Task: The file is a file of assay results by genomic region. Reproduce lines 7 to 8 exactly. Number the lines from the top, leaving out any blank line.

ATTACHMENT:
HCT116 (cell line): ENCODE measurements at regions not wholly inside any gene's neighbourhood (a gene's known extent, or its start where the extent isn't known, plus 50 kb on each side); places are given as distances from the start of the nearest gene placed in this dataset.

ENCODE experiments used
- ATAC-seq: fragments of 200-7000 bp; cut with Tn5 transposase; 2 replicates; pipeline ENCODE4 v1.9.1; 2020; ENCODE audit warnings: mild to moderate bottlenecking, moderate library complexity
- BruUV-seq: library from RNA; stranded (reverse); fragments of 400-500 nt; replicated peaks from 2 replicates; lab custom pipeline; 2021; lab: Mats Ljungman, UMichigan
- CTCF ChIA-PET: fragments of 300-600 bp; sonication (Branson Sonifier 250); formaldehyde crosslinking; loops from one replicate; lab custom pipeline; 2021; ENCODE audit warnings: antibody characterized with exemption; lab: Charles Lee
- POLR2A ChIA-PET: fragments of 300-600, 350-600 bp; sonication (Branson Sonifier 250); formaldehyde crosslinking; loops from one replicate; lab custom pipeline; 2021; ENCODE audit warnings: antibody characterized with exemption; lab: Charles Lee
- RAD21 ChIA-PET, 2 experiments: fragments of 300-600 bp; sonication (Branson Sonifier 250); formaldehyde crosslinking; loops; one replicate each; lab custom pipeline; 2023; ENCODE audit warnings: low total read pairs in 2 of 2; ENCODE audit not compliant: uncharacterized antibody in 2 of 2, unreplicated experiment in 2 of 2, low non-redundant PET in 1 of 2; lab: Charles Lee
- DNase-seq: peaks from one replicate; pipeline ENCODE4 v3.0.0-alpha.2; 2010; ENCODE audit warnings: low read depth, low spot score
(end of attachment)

- RAD21 ChIA-PET, 2 experiments: fragments of 300-600 bp; sonication (Branson Sonifier 250); formaldehyde crosslinking; loops; one replicate each; lab custom pipeline; 2023; ENCODE audit warnings: low total read pairs in 2 of 2; ENCODE audit not compliant: uncharacterized antibody in 2 of 2, unreplicated experiment in 2 of 2, low non-redundant PET in 1 of 2; lab: Charles Lee
- DNase-seq: peaks from one replicate; pipeline ENCODE4 v3.0.0-alpha.2; 2010; ENCODE audit warnings: low read depth, low spot score